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RECORD RACK

More Bits and Pieces From Brooks

August 29, 1993|ROBERT HILBURN

GARTH BROOKS

"In Pieces"

Liberty Records

* * 1/2

Brooks, the most commanding figure in country music, is blessed with too much ambition and daring to give us the kind of conventional, ho-hum collections that are so commonplace in country.

His fifth studio package in three years continues to serve up songs with strong points of view (the go-for-it-in-life-and-love resolve of "Standing Outside the Fire") and penetrating looks at relationships (the father-son confrontations of "The Night I Called the Old Man Out," and the delicate heartache of "One Night a Day").

The wild card is "American Honky-Tonk Bar Association," which could connect with Brooks' audience on the same anthem-like, sociocultural level that the disarming "Friends in Low Places" did a couple of years ago. It's a tale of blue-collar frustration--about such things as welfare lines and high taxes--that has more in common with Merle Haggard's conservative tomes of the '60s and '70s than with his own liberal "We Shall Be Free."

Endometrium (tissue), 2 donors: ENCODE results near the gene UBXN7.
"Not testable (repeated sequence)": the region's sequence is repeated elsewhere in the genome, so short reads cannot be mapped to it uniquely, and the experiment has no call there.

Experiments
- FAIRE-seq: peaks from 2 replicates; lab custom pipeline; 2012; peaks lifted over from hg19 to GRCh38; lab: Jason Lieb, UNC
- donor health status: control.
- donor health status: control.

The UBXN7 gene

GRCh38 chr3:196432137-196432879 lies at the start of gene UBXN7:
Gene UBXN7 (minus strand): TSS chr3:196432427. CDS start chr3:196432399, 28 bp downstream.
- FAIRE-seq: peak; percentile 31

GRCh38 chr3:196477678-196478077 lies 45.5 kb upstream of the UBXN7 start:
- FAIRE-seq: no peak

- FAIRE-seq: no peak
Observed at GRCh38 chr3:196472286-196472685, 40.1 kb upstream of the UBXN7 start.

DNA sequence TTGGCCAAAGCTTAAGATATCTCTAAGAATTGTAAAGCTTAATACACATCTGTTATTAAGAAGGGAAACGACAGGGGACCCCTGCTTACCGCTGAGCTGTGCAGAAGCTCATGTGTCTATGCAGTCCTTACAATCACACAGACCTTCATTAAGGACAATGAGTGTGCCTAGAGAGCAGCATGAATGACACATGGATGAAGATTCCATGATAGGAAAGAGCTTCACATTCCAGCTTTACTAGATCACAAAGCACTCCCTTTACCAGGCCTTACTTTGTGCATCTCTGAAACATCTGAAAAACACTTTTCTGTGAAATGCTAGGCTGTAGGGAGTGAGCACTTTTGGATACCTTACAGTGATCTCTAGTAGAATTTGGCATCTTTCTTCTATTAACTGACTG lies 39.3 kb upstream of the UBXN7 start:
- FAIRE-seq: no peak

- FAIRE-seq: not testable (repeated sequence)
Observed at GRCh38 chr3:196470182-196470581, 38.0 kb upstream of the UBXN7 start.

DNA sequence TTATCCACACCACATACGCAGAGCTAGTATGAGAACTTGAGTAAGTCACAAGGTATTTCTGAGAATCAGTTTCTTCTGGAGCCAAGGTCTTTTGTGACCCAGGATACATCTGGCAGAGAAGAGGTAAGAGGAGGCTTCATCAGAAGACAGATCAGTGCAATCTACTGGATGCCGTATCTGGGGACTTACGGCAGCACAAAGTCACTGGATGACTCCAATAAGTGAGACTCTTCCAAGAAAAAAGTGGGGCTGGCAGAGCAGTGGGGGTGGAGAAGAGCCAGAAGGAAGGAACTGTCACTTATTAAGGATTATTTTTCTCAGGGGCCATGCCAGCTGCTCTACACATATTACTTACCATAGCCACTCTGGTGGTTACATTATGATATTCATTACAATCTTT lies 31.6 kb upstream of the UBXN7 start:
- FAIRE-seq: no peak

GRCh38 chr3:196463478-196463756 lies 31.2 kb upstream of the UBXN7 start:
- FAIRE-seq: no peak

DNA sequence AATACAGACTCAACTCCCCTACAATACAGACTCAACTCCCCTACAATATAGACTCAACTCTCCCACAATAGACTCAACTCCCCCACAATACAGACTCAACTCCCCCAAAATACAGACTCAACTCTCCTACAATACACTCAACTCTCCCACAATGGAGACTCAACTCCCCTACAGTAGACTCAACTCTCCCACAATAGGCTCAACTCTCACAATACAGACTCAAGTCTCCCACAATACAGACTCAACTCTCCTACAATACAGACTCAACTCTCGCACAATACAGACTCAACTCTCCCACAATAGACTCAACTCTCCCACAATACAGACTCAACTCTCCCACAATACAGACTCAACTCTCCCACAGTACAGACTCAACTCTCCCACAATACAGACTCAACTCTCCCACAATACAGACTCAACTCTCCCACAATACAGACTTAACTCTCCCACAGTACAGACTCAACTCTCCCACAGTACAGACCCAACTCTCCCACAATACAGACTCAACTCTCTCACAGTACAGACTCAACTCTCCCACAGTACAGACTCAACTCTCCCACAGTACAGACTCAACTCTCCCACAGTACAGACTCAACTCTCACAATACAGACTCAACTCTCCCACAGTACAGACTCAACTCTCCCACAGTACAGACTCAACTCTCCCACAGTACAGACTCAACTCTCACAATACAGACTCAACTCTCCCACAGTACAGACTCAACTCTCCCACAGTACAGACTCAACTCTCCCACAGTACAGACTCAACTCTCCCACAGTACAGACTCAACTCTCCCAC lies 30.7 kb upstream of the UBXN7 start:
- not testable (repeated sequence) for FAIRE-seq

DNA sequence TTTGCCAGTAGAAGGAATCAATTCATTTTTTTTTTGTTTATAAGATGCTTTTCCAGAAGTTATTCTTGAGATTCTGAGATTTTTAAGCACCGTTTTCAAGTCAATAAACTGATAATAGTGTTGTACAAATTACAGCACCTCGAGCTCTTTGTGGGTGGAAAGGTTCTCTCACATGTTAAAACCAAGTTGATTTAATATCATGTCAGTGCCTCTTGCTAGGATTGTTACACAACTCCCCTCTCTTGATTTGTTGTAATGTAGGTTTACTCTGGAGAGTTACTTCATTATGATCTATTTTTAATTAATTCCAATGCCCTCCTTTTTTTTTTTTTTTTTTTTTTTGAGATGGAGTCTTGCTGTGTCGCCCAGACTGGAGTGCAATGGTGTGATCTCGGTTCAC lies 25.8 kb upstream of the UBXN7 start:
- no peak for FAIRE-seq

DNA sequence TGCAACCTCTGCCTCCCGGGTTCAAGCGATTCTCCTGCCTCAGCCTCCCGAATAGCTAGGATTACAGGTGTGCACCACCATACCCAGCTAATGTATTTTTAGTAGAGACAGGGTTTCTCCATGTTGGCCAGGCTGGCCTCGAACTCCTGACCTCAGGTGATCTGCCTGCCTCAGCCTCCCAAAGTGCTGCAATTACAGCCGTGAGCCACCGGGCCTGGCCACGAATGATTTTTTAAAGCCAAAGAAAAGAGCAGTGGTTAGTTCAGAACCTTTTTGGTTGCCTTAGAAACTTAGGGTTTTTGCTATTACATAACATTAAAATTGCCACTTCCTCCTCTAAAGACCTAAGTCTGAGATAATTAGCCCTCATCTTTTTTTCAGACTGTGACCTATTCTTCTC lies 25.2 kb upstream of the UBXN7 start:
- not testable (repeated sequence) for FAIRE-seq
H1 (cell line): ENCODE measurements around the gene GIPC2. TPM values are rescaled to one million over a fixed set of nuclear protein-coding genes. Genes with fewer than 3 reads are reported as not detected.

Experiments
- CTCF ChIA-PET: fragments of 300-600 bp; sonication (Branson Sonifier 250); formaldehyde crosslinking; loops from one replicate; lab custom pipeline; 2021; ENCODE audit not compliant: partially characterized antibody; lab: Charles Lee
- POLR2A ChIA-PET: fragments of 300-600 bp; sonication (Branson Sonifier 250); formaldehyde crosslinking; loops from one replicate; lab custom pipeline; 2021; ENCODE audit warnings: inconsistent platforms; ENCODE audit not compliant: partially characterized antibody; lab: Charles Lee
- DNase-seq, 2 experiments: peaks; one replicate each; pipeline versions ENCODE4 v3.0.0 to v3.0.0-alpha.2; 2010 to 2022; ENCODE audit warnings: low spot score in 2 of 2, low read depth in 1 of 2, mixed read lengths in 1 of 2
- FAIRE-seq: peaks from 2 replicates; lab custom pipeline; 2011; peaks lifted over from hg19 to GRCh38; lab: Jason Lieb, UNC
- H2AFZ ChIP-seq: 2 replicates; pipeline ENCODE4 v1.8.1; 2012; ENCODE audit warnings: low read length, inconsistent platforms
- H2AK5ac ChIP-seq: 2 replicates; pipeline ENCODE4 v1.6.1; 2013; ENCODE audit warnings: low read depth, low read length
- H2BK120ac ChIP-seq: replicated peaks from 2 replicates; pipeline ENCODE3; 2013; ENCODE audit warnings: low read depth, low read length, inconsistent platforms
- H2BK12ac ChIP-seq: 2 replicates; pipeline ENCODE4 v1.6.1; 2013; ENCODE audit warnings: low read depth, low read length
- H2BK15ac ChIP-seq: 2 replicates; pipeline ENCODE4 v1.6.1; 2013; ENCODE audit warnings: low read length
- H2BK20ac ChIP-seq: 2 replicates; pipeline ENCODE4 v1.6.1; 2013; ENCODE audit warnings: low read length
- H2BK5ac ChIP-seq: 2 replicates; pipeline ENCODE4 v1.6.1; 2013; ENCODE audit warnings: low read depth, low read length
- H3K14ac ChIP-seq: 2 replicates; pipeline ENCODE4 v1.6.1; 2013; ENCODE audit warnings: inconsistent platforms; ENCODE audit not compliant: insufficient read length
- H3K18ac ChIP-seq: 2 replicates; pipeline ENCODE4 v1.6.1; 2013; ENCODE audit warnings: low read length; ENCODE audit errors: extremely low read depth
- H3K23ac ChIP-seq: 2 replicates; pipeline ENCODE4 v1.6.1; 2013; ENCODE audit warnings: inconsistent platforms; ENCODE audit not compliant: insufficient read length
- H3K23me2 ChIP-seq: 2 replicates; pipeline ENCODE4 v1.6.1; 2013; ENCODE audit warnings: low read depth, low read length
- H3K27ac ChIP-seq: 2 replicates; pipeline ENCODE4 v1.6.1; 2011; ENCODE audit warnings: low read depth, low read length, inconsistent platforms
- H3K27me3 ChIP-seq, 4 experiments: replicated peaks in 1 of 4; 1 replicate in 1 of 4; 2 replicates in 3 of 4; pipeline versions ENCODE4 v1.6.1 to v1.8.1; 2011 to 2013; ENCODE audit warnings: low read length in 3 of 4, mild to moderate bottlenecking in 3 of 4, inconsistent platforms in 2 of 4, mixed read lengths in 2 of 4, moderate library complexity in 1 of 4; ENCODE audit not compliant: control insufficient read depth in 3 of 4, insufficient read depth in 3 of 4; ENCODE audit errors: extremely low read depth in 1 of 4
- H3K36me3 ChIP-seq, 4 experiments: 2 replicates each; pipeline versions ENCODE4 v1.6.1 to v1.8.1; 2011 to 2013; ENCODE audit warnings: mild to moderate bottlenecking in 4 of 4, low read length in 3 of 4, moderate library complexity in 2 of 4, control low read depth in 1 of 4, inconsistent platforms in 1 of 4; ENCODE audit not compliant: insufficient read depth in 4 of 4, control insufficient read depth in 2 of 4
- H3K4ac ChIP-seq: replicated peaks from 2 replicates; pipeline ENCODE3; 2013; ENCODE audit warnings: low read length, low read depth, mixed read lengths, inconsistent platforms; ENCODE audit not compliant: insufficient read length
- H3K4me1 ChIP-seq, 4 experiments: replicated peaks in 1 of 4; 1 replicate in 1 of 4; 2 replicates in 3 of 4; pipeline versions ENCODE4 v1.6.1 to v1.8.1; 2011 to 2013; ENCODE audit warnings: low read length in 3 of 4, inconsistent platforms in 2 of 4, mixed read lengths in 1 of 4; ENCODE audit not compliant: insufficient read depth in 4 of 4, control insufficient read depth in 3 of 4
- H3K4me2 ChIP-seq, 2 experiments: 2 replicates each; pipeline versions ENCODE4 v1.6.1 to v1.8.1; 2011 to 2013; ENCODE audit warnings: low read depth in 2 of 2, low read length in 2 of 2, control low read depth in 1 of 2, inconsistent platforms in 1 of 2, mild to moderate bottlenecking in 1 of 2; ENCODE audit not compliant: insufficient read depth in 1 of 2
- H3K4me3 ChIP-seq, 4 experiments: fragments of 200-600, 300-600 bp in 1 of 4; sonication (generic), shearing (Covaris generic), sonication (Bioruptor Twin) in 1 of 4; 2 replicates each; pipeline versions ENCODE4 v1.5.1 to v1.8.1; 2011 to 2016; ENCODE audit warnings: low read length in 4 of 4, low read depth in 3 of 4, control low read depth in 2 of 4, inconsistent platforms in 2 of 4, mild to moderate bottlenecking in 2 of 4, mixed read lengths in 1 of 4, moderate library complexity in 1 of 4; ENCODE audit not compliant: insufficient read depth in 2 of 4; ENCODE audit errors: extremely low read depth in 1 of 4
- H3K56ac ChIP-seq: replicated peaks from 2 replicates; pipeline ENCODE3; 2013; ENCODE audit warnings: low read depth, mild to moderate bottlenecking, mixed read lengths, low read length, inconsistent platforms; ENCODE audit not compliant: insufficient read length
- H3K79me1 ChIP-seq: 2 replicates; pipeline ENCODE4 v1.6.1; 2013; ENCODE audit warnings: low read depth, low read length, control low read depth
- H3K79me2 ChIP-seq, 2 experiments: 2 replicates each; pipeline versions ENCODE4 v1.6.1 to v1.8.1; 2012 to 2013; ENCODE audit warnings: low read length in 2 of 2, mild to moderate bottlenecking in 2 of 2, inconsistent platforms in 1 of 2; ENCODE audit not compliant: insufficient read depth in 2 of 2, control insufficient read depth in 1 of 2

None of it, however, adds up to the breakthrough step that would take Brooks' artistry up another level, the way "We Shall Be Free" and "Somewhere Other Than the Night" did on last year's "The Chase," his most fully satisfying package. At best, the collection simply supplies a few worthy new songs to freshen up the live show, which remains the heart of Brooks' art and appeal.

New albums are rated on a scale of one star (poor), two stars (fair), three stars (good) and four stars (excellent).

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